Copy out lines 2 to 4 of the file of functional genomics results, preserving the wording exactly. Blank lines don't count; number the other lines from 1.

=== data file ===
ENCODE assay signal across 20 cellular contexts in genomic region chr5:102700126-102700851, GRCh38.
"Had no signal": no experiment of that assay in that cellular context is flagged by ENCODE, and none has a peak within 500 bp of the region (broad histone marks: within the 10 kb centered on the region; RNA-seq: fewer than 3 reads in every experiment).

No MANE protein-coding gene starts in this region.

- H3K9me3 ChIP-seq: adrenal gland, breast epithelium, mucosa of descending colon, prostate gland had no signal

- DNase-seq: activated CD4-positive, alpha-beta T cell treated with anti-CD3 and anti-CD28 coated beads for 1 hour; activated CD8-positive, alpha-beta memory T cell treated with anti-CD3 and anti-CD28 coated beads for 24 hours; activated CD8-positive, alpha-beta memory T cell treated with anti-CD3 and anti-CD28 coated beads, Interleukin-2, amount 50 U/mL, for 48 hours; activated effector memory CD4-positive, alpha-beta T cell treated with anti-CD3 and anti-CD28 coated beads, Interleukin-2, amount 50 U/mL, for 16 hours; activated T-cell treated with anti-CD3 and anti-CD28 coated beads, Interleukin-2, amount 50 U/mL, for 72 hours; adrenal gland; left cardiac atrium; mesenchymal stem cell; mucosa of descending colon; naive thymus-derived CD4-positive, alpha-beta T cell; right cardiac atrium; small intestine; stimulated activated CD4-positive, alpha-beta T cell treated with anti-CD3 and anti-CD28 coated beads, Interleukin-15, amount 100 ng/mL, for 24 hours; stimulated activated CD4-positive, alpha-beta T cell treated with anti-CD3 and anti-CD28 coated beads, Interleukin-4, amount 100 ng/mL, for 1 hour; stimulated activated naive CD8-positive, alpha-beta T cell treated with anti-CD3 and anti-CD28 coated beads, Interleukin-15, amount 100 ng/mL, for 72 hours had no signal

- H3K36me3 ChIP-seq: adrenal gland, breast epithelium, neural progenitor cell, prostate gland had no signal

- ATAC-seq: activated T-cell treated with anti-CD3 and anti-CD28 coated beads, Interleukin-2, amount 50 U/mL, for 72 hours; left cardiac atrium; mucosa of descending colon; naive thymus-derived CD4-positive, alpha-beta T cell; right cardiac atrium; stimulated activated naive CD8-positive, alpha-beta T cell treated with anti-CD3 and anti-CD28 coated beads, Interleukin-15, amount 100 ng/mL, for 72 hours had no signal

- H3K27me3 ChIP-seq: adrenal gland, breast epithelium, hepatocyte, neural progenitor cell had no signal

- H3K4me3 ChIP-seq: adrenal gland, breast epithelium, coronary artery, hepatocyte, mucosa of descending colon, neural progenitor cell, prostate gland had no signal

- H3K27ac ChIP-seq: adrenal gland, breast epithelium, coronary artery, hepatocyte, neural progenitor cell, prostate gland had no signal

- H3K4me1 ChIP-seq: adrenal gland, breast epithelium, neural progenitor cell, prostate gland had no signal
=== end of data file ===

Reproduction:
"Had no signal": no experiment of that assay in that cellular context is flagged by ENCODE, and none has a peak within 500 bp of the region (broad histone marks: within the 10 kb centered on the region; RNA-seq: fewer than 3 reads in every experiment).

No MANE protein-coding gene starts in this region.

- H3K9me3 ChIP-seq: adrenal gland, breast epithelium, mucosa of descending colon, prostate gland had no signal